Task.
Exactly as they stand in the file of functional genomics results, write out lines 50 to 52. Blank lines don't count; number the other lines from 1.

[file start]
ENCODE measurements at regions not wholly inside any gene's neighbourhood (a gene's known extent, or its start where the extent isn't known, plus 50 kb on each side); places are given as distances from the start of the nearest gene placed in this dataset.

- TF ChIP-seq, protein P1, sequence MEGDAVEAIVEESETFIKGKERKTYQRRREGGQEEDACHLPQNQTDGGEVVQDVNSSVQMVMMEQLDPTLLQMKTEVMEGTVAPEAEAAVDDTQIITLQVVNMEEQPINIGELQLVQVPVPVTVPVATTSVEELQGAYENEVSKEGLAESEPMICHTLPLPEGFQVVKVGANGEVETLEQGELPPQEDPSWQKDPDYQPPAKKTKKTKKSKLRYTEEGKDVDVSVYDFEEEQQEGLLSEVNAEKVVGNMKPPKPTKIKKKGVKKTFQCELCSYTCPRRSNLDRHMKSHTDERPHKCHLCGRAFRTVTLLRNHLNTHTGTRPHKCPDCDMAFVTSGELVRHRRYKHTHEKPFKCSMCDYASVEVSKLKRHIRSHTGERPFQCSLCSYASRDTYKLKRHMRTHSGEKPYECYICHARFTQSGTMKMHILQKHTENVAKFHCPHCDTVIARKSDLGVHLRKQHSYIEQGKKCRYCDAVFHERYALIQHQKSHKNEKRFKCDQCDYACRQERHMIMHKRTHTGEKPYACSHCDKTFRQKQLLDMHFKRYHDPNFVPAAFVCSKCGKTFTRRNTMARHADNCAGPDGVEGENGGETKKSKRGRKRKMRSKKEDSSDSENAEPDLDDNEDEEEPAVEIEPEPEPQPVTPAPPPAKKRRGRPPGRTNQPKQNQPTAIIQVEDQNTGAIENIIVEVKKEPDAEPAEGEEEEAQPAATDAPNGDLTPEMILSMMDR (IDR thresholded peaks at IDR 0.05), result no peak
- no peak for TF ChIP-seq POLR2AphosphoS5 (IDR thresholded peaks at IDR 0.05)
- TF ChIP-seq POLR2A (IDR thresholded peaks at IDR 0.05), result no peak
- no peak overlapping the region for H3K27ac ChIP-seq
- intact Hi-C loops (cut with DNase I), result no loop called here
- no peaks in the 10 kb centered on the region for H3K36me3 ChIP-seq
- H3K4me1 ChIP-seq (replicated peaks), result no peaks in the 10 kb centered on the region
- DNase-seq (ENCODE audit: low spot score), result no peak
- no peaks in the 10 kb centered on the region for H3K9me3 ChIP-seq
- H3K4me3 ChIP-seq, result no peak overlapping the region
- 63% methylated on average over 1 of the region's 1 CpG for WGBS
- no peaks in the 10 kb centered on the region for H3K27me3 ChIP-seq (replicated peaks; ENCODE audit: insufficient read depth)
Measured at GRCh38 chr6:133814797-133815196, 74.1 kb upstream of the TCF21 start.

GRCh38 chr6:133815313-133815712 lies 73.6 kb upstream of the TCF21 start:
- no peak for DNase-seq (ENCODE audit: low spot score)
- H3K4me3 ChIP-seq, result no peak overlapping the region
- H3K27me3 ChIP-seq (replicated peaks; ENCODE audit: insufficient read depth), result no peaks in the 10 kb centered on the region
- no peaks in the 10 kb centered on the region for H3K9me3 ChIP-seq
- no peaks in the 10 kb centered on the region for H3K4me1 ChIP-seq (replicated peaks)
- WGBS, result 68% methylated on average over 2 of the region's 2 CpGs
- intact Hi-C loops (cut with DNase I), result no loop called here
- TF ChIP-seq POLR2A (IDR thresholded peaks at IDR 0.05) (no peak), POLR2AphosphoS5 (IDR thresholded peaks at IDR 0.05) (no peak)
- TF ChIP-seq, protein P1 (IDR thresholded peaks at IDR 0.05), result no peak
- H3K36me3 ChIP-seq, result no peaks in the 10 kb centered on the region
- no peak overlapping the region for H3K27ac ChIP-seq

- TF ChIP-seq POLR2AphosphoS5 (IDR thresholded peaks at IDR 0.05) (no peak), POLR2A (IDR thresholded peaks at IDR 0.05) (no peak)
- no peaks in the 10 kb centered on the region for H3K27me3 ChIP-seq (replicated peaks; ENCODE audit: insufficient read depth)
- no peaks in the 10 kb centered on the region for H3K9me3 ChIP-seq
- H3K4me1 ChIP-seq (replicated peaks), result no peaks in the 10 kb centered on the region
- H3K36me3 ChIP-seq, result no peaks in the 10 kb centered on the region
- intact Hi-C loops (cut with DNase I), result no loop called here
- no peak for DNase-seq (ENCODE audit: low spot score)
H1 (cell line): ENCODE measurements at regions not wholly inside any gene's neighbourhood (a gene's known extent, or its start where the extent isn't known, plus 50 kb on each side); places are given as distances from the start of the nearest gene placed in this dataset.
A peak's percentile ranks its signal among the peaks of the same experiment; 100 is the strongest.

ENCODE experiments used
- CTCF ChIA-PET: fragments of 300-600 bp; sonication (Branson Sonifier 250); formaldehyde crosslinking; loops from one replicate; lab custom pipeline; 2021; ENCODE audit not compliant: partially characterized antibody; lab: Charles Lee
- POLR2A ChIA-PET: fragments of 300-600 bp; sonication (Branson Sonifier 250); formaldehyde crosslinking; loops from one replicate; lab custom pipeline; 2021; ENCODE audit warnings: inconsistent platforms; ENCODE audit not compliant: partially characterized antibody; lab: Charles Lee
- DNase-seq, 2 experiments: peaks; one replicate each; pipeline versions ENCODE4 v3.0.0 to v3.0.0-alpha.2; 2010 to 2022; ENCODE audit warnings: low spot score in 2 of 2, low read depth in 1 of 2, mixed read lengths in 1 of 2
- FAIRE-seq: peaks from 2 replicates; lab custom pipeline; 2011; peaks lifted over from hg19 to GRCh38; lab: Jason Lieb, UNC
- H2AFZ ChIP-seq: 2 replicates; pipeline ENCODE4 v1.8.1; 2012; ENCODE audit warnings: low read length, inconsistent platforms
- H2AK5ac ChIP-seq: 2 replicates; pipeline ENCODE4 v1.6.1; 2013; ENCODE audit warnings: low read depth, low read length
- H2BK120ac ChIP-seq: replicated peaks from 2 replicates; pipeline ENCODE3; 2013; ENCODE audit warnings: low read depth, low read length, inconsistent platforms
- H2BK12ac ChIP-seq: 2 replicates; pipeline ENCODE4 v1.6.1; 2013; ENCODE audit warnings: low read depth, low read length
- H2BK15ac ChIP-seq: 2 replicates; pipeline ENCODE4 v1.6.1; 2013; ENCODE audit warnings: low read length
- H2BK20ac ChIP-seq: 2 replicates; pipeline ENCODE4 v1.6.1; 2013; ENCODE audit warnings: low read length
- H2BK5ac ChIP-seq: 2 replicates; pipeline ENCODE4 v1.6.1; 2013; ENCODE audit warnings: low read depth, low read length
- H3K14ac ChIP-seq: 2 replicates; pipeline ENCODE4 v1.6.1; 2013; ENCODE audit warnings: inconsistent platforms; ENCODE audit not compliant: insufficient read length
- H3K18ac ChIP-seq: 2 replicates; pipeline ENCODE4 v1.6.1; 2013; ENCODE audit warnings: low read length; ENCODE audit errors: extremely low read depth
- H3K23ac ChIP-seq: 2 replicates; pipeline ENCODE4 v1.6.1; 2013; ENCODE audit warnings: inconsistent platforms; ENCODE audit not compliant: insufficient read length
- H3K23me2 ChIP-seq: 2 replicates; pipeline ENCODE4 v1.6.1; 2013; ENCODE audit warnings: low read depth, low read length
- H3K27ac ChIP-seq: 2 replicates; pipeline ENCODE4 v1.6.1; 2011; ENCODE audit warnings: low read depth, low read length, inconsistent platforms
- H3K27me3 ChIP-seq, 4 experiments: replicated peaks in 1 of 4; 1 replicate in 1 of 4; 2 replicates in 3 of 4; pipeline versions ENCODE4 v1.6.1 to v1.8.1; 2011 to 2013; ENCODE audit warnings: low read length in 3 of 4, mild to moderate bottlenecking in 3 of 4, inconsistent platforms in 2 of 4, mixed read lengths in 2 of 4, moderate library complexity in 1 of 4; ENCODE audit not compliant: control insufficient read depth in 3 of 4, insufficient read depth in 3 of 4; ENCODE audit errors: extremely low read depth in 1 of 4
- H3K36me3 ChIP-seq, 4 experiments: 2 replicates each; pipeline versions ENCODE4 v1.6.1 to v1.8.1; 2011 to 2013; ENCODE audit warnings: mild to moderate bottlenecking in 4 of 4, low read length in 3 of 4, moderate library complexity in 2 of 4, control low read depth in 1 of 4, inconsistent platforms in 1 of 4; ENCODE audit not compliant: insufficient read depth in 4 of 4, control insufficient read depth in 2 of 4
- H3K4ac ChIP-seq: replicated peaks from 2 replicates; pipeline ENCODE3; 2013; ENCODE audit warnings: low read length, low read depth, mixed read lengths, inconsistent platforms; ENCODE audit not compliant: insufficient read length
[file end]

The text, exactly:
- H3K23ac ChIP-seq: 2 replicates; pipeline ENCODE4 v1.6.1; 2013; ENCODE audit warnings: inconsistent platforms; ENCODE audit not compliant: insufficient read length
- H3K23me2 ChIP-seq: 2 replicates; pipeline ENCODE4 v1.6.1; 2013; ENCODE audit warnings: low read depth, low read length
- H3K27ac ChIP-seq: 2 replicates; pipeline ENCODE4 v1.6.1; 2011; ENCODE audit warnings: low read depth, low read length, inconsistent platforms